The Long Walk to Freedom for Mauritania’s Slaves

Mark Babatunde June 02, 2016
The greater number of Mauritania's slaves are women. (Photo: YouTube)

New data released this week reveals that Mauritania has lost its unenviable title as the world’s slavery capital – the country with highest number of slaves as a percentage of its total population. Statistics from the Walk Free Foundation’s slavery index shows the number of Mauritanians living in modern slavery has fallen from 4 percent to 1 percent of the population. Past estimates by the organization SOS Slavery had put the number of slaves at 600,000 or about 17 percent of Mauritania’s population of 3.5 million.

Mauritania is bordered by Algeria, Senegal and Mali in the northwestern corridor of Africa. Its vegetation is made up of mostly dry, desert wastelands, with 90 percent of its land mass in the Sahara. Mauritania has remained one of the last outposts of slavery in the world. Up until recently, the practice of slave holding was deeply entrenched in everyday Mauritanian society. To put it in perspective, many of us remember that slavery was largely abolished all around the world by the late 19th century. In contrast, Mauritania abolished slavery in 1981 and only reluctantly enacted laws to criminalize it in 2007, after much pressure from the international community.

The structure of slave holding in Mauritania is quite simple, and it hasn’t changed much since the days of the trans-Saharan slave trade. The slaves, mostly black Moors, are owned by white Moors, also known as Arab Berbers. It is basically a form of chattel slavery, where the slaves and their descendants after them are the property of their masters. Typically there are more women enslaved than men.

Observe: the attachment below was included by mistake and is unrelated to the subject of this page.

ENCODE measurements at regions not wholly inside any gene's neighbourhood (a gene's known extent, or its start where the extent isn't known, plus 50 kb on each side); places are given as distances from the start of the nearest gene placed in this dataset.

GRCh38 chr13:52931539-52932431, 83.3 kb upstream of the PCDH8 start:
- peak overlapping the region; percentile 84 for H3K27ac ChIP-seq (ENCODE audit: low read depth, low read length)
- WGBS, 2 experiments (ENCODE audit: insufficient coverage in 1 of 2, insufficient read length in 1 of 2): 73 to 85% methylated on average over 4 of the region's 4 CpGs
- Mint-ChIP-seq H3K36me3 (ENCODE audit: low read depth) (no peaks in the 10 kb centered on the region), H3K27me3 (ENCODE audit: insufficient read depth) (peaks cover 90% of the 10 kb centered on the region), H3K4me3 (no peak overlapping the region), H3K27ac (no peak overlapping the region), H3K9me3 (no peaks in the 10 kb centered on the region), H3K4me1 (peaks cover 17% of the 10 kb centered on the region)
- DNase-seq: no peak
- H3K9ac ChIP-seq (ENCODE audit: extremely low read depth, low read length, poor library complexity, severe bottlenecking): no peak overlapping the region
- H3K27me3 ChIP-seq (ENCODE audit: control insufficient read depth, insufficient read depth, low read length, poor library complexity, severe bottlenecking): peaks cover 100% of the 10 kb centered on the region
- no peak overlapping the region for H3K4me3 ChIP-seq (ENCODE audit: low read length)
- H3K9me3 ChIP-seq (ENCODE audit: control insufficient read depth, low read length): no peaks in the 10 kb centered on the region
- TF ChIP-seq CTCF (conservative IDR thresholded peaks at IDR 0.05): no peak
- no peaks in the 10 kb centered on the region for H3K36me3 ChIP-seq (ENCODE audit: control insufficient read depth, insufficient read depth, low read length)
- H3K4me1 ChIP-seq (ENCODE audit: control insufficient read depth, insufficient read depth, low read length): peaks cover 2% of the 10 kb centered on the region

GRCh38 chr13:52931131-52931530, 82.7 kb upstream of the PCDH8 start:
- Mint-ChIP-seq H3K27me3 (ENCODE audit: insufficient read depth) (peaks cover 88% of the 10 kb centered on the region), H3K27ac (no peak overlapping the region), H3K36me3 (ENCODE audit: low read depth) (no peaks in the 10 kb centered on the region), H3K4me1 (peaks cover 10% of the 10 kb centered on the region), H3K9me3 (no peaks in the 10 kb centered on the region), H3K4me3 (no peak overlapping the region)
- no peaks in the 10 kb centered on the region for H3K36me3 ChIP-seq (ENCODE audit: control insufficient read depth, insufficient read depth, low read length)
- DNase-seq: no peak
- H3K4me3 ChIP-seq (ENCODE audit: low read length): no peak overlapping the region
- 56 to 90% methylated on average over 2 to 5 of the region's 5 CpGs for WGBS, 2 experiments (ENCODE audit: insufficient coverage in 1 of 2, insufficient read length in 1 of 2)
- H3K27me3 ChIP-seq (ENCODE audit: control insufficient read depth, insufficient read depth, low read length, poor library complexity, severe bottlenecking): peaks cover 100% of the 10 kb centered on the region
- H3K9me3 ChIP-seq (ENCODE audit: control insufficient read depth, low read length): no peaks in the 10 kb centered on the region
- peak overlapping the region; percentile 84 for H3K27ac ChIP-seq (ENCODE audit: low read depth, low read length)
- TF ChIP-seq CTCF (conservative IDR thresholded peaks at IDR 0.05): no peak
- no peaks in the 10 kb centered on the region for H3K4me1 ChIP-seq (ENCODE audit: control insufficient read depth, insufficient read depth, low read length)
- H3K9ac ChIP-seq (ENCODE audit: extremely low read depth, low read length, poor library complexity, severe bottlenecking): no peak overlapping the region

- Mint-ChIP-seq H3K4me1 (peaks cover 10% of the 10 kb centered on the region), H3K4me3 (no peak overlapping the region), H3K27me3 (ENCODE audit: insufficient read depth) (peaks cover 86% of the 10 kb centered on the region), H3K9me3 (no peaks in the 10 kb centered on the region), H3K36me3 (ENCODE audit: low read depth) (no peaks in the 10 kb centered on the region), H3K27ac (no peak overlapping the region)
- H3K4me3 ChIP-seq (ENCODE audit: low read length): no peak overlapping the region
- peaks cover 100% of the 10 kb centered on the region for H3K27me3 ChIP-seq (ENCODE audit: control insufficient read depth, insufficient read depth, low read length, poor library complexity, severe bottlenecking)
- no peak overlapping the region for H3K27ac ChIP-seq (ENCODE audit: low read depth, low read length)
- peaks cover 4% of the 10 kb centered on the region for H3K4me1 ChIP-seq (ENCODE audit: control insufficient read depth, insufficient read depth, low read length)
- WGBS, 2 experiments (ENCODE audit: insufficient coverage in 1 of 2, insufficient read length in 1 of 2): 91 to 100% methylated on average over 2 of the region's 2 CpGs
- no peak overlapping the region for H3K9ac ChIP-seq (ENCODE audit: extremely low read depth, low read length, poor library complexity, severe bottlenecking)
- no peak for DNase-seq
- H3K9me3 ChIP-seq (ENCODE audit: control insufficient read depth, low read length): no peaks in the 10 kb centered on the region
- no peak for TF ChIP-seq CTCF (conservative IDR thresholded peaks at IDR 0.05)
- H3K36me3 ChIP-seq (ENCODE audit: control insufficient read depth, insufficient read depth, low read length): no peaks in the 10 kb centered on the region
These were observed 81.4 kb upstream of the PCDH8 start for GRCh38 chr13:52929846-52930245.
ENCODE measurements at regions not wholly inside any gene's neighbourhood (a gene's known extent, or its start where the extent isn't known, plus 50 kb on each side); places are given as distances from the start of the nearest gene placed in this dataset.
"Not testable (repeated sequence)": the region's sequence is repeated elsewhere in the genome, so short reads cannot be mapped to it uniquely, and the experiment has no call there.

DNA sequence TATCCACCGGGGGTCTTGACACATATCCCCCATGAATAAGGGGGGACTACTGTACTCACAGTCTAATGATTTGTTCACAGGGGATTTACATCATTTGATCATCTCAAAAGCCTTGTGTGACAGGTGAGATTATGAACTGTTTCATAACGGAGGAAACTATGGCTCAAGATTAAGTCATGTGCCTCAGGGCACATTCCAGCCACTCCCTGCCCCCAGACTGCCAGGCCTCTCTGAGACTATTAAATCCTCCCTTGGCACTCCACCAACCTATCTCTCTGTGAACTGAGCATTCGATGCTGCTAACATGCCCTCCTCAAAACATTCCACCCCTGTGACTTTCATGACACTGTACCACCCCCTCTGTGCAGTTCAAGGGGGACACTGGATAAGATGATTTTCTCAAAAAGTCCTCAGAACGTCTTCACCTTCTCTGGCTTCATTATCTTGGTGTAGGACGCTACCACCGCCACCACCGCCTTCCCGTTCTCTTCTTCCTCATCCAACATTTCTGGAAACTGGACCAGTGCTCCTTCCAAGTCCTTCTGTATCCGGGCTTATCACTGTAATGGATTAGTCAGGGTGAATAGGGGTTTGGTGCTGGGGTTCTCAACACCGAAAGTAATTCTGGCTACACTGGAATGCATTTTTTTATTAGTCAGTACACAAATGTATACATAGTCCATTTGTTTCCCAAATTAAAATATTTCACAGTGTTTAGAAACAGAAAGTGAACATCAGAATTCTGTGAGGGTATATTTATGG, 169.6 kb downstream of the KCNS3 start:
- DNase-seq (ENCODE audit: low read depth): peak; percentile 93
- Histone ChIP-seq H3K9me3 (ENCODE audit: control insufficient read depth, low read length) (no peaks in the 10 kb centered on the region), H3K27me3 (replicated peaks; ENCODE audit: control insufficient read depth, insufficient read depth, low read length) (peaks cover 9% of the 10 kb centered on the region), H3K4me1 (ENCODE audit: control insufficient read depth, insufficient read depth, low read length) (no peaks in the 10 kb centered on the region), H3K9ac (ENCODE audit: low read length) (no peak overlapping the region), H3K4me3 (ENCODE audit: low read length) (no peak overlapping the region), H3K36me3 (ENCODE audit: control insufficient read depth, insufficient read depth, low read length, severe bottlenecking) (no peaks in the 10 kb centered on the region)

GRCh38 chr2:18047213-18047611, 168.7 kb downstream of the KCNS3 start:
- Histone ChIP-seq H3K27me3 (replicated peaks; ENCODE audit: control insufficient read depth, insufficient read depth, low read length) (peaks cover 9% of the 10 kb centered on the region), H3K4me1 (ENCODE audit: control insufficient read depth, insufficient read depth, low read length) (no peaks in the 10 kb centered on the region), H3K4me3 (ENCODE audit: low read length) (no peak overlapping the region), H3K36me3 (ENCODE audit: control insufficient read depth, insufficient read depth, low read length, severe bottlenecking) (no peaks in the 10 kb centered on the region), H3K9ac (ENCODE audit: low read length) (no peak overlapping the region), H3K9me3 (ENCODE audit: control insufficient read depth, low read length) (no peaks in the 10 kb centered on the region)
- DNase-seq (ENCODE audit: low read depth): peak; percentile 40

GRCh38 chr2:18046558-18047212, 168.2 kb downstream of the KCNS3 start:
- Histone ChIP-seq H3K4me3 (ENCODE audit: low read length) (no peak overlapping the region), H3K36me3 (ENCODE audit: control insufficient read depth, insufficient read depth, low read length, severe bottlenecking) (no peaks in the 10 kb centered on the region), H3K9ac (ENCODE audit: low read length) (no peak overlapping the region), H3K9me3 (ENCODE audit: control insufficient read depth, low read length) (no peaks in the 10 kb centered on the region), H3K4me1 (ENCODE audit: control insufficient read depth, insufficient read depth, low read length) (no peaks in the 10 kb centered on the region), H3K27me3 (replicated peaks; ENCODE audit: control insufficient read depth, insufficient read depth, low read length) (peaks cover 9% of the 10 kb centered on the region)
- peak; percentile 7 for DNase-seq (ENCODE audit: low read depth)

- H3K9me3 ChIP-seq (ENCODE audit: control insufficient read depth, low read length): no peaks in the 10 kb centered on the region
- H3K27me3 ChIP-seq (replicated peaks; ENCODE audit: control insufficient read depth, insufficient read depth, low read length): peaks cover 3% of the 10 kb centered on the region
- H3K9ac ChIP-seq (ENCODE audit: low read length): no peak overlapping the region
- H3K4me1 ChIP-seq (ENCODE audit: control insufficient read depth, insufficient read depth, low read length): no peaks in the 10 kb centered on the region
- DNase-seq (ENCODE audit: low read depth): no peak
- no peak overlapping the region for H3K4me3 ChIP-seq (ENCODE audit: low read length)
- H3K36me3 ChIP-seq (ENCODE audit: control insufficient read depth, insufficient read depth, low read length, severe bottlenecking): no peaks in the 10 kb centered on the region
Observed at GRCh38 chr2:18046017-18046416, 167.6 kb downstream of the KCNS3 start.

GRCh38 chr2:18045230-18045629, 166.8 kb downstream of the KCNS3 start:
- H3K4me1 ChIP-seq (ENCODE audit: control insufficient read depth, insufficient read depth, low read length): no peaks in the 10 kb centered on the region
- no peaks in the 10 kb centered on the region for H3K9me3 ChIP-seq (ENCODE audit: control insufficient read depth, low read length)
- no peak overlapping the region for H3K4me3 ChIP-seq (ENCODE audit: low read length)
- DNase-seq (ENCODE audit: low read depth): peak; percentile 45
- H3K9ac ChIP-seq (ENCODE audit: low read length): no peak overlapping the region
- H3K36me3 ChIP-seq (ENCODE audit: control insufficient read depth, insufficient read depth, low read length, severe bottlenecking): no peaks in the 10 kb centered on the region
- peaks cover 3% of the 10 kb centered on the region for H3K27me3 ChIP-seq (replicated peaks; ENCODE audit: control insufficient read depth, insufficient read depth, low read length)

It must be stated that slavery in Mauritania today, just like all other forms of modern slavery in other parts of the world, does not appear exactly like the depictions of slavery we see in popular culture like “Roots” or “Django.” Modern slaves are not held down by restraints, with fetters or shackles around their bodies; instead, they are subdued and “imprisoned” by a range of socioeconomic and psychological factors. Modern slavery is typically characterized by the following: a lack of opportunities, education and information; working by coercion for little or no pay; and being permanently indebted to or controlled by an employer. In a nutshell, modern slavery is characterized by a total loss of agency and a complete vulnerability of the victim.

As the spotlight shines on Mauritania and its progress towards ending all forms of slavery within its borders, the rest of Africa would do well to also rid itself of all pockets of modern slavery that continue to exist in the form of early marriage, trafficking in persons, child labour and indentured servitude.

Last Edited by:Deidre Gantt Updated: June 19, 2018


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